THE WORD: Cling ons
Published 7:49 am Thursday, May 2, 2019
After experiencing Easter, the Gospel of John records an interesting account of the resurrected Jesus and Mary found in John 20:17. “Do not cling on to me…” That phrase can be difficult to understand, especially since Jesus later invites Thomas to touch him just a few verses later in John 20:27.
Luke 24:39 records Jesus telling the frightened disciples to see his hands and feet, handle me and see; for a spirit has not flesh and blood. Matthew 28:9 even states that “they came up and took hold of his feet and worshipped him.” Even the form of John’s statement is difficult, leading some scholars to think that what John originally wrote was not ME APTOU, translated as “Do not touch me” but ME PTOOU “Do not be afraid” (because the Greek verb PTOEIN means “to flutter in fear”).
Many explanations have been offered throughout Christian history; too many to adequately discuss, much less give a satisfying explanation. I won’t even refute explanations that have been given, some quite absurd and offensive to me — such as the claim that Jesus would not allow a woman to touch His glorified body, etc.
I will also not simply share what the early Church fathers have discovered this passage to mean. Those pursuits are valid and helpful yet much has been said and still so much left unexplained or unsatisfying. What I will do is offer a clue that has helped me experience the resurrected Jesus personally.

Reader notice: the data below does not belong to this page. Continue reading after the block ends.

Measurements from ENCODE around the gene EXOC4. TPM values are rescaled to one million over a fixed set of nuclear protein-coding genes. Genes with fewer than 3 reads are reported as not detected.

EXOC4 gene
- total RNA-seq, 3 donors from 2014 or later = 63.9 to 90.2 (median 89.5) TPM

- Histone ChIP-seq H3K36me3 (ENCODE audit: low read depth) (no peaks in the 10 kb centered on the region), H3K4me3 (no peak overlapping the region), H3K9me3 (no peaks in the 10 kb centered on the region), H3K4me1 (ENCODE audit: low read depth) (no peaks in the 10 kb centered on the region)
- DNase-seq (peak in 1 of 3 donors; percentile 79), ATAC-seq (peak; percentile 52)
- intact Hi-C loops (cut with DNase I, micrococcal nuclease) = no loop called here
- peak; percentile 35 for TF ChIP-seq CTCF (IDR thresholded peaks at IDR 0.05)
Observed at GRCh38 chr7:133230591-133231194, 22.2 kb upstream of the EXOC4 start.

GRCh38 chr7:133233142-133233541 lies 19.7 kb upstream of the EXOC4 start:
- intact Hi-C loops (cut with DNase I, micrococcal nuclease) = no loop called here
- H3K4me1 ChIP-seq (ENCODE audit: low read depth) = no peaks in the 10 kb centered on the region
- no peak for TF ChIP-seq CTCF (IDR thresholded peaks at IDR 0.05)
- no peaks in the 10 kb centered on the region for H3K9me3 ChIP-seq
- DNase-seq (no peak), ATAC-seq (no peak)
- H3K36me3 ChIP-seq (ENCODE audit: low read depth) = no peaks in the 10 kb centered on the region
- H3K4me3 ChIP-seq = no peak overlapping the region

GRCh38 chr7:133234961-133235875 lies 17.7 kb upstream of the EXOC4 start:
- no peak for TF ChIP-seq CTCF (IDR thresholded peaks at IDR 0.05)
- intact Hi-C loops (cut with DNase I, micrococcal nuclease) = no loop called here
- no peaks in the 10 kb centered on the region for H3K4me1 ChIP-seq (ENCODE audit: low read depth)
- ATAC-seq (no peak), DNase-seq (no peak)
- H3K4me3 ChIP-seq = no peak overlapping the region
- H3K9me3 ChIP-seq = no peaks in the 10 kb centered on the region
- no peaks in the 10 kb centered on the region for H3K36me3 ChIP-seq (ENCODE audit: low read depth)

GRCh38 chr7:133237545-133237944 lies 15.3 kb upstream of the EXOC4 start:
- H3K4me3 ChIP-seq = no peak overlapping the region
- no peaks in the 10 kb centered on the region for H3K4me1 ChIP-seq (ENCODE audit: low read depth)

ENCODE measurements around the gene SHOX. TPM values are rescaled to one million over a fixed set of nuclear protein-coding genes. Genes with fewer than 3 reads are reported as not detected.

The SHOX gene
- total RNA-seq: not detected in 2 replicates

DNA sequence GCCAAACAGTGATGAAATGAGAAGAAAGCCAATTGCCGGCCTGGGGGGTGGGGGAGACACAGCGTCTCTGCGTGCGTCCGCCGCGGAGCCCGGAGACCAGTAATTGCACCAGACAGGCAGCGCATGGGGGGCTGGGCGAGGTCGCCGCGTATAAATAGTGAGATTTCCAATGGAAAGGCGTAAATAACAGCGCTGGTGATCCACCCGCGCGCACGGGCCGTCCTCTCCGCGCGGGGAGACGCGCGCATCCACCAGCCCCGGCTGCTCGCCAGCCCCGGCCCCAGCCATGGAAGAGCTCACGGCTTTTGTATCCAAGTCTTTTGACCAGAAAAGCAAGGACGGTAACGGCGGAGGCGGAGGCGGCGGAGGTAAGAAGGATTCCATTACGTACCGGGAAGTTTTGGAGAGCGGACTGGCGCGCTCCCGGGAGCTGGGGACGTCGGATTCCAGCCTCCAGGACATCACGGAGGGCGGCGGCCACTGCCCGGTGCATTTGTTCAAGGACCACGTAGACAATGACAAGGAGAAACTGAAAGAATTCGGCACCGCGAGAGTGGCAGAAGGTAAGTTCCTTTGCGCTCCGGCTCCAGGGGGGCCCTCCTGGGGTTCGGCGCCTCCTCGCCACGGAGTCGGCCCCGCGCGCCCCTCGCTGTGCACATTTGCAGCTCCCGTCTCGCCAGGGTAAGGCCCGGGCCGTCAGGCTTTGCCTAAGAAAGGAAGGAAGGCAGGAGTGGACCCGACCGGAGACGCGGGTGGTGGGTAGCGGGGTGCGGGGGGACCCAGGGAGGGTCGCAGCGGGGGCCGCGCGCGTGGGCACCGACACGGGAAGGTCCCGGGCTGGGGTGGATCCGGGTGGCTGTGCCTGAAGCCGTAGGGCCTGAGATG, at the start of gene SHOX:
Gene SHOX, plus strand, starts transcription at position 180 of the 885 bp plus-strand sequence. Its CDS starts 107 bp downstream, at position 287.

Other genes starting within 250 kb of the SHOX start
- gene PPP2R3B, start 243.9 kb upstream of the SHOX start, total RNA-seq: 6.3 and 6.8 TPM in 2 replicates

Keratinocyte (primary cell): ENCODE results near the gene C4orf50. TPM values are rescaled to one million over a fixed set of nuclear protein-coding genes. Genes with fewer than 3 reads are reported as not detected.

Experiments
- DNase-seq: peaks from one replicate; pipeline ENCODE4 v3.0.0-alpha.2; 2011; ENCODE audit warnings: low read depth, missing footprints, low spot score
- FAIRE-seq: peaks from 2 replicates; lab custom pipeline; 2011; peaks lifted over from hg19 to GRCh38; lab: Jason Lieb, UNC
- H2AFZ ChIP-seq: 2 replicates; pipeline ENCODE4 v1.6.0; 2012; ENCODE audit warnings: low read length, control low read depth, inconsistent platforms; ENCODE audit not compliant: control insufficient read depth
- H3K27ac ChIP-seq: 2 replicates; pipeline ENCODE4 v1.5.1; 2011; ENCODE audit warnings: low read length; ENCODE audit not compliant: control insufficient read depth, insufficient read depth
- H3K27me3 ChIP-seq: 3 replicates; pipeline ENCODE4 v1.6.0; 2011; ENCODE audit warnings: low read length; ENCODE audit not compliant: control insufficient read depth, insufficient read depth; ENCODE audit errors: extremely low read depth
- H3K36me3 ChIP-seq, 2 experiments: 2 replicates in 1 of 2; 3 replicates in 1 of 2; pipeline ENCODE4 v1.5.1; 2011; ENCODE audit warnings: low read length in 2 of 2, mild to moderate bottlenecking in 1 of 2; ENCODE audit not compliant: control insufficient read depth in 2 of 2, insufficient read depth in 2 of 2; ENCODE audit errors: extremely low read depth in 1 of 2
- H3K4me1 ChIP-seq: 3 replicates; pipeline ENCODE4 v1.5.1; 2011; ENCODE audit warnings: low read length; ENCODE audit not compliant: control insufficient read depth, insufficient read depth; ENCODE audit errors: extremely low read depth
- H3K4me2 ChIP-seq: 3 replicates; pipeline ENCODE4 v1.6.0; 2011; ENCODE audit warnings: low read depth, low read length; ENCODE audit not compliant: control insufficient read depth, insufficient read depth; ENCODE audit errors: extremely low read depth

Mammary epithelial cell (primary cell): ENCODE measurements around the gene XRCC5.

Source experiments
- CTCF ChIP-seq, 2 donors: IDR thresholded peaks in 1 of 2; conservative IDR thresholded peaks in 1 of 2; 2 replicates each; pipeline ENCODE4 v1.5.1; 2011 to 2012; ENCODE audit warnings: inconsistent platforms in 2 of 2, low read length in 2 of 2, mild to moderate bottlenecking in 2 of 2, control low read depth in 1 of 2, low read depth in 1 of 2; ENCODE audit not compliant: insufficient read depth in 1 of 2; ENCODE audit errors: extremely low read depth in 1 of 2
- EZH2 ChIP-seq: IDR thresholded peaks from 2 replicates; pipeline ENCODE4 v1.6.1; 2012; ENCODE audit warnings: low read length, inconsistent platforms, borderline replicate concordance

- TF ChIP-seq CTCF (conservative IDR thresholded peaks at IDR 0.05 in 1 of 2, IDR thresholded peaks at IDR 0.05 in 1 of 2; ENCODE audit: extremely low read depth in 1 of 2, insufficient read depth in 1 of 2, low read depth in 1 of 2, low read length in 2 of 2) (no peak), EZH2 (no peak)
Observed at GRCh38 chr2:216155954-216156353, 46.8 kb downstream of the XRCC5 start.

Now, one must wonder why the blessed Apostle John, who is writing the entire gospel account in Greek, makes an effort to first state the original Hebrew word, ‘Raboni’ followed by its translation. He is already writing the entire dialogue in Greek, so to stop at one word then mention its translation has to be for a reason. He returns to mention the original word ‘Raboni,’ followed by its translation, not to waste time with extra writing, but to emphasize Mary’s response. To her, Jesus was “Raboni,” He was “teacher,” simply that and no more.
Jesus’s response, “do not cling on to me,” is therefore in response to her understanding of Him. Mary Magdalene, who without a doubt did love Jesus, only understood Him as “teacher,” nothing more. And so, His response “do not cling to me,” is to say, Do not hold on to this idea of Me as ‘teacher’ only. Do not think of me as only that. Yes, I am your teacher, but I am so much more. I am your God and Savior. Let go of your understanding with an open mind to a new reality.
He is telling her, not to hold on to Him with this misconception of solely “teacher.” Only then can she hold on to Him! What misconceptions do we cling on to? Who is Christ to you? How have you held on to Him? Is He merely a teacher? A role model? Don’t be a cling on.
JOHN MOXLEY can be reached at Jmoxley1@juno.com.